Muscular Cop Flick A Throwback To 70's Sensibilities
Mar 26, 2013
Good cop thrillers are a dime a dozen, but great cop thrillers can indeed by hard-to-find. What makes a good one into a great one is subject to much debate, but there’s a gritty, hard-boiled sensibility to most of the better ones. You know the kind. They explore cops who – for whatever reason – have been pushed to the edge, forced to adopt a kind of flexible morality when it comes to the manner and methods they go about getting their jobs done. And by ‘getting their jobs done,’ I’m not talking about collecting a paycheck. Rather, I’m speaking about scraping up the scum off the streets and putting them behind bars where they belong. These cops will do whatever it takes to keep their neighborhoods clean, and it’s these cops that – in time – audiences embrace in such a way that they’ll return for repeat viewings over and over again.
For those of you who haven’t figured it out yet, I’m talking Dirty Harry Callahan. I’m talking Martin Riggs. I’m talking Jimmy Doyle. And, yeah, I’m talking about DI Jack Regan and DC George Carter of the Flying Squad.
(NOTE: The following review will contain minor spoilers necessary for the discussion of plot and characters. If you’re the kind of reader who prefers a review entirely spoiler-free, then I’d encourage you to skip down to the last two paragraphs for my final assessment. If, however, you’re accepting of a few modest hints at ‘things to come,’ then read on …)
The rise of violent crime forced London authorities to create the Sweeney Flying Squad, an elite collection of officers trained to go toe-to-toe with the most violent offenders. Jack Regan (played by Ray Winstone) heads it up, along with his right-hand man George Carter (Ben Drew). Together, they’re willing to bloody some knuckles up in keeping the streets clean. But when a master criminal returns from a long absence, events unfold too quickly for the Sweeney to keep it all under their thumb. A major bank heist takes a turn for the worst, and, before all is said and done, it might be the cops on the chopping block instead of the villains!
This is an old school police procedural – the kind where the cops aren’t all that afraid from mixing it up with the heavies – and that’s chiefly because THE SWEENEY is based on a mid-1970’s UK TV show of the same name. As a contemporary revisioning, they’ve kept a lot of the charm of the original – the cops were often shown engaging in borderline illegal (if not illicit) activity in order to catch crooks or stay one-step-ahead. Writer/director Nick Love clearly has some affinity for what that show did, and, thus, he ignites his cast with a script that pays homage to an older but no less effective measure of handling police work.
Winstone is winning as the aggressive lead, but he’s also given the chance to explore a romance with a fellow officer (played by CAPTAIN AMERICA’s Hayley Atwell). While that story doesn’t really have much depth, it’s nice to see the big, burly blowhard trying to come to grips with feelings not quite imbued with the same type of passion. Also, Drew gets good mileage out of a role that, perhaps, was a bit underwritten here; clearly, Winstone captures the lion’s share of the screen time, but Drew manages to flex his chops when the script allows. Think of him as an affordable Tom Hardy.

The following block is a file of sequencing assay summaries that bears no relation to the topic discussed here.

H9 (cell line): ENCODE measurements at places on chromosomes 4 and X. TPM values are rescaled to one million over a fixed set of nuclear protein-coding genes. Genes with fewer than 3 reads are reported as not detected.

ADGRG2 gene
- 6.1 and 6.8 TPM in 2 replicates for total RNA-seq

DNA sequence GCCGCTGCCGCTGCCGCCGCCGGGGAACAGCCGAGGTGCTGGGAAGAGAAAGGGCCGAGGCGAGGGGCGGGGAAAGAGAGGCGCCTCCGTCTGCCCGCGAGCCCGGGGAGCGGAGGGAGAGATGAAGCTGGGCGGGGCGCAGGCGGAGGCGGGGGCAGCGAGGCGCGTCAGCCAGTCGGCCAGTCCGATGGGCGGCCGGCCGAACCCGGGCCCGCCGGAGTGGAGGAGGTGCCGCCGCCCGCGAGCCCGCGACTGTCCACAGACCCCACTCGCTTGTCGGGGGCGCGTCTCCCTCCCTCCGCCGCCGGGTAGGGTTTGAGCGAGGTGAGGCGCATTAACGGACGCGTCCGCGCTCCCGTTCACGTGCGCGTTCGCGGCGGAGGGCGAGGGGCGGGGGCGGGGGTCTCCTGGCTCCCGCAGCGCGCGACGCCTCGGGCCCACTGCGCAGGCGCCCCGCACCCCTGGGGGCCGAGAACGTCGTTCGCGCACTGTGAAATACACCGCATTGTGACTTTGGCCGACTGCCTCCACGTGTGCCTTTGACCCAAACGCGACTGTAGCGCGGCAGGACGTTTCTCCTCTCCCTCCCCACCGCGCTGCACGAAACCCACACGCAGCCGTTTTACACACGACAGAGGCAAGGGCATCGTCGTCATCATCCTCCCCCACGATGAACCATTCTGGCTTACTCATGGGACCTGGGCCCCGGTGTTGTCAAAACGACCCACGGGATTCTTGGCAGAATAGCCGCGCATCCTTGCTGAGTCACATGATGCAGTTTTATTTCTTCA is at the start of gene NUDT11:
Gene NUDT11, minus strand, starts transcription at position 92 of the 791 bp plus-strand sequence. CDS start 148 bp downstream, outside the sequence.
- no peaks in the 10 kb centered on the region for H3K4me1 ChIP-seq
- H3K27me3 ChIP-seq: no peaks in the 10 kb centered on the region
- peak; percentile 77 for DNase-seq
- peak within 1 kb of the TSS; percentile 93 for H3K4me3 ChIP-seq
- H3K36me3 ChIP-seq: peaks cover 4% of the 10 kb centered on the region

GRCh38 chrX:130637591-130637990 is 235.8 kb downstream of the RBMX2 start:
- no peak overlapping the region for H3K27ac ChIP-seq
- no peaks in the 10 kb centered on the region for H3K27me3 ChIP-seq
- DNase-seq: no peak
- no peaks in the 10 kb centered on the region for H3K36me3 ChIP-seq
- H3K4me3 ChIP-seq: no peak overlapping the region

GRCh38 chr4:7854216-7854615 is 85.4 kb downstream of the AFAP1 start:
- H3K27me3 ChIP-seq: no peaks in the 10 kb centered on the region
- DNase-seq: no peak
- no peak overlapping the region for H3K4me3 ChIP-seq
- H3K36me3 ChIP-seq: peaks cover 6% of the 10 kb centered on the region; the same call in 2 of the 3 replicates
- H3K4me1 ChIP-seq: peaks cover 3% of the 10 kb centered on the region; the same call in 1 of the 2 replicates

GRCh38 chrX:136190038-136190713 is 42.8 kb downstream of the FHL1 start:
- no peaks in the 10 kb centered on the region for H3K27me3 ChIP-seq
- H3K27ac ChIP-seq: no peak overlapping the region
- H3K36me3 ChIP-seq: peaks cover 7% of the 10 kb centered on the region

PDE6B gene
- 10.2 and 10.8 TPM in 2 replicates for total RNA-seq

If there’s any major qualm worth mentioning, it’s that Winstone’s accent occasionally gets in the way of understanding just precisely what he’s saying. I’ve mentioned before (in other reviews) that there are some accents I struggle with, and I have had trouble with Winstone’s in other pictures. Still, it’s easy to brush it aside because this is a strong picture that could’ve given us a few more lines to cement some of the complexity of these relationships (Regan has a regular senior-level informer who gets a few scenes, and I’m never quite sure who he is, who he works for, and how he knows what he knows). Otherwise, it’s a stand-up flick about a bunch of stand-up guys (and a few girls) doing a stand-up job.
THE SWEENEY is produced by Vertigo Films and Embargo Films. DVD distribution is being handled through Entertainment One (E One). As for the technical specifications, the film looks and sounds impressive consistently from start-to-finish, and it’s all backed by some very stylish cinematography of London. To my delight, the disk is packed with special features: there’s an audio commentary with the director and producers; several behind-the-scenes shorts (varying in ranges from a few minutes up to about a half-hour); and even some presentation of animated storyboards for the film’s two big action sequences. It’s a wonderful collection for a film that swept in-and-out of theatres very quickly, so fans should soak it up because they’re great supplementals.
HIGHLY RECOMMENDED. I can’t recall the last time I had so much fun with a balls-to-the-wall cop thriller, but THE SWEENEY sure hit the sweet spot. My American ears did have some difficulty understanding Winstone’s thick accent, but his gunplay and fisticuffs more than made up for it in the end. It’s the kind of lean, muscular flick Michael Mann used to make before he started going all big names and big budget (not intended as an insult, just an observation), and I’ve no doubt more folks will enjoy this one as it gains wide release on home video. Maybe – maybe – I would’ve liked to tighten up the story in a few places, but to each his own …
In the interests of fairness, I’m pleased to disclose that the fine folks at Entertainment One (E One) provided me with an advance DVD copy of THE SWEENEY by request for the expressed purposes of completing this review.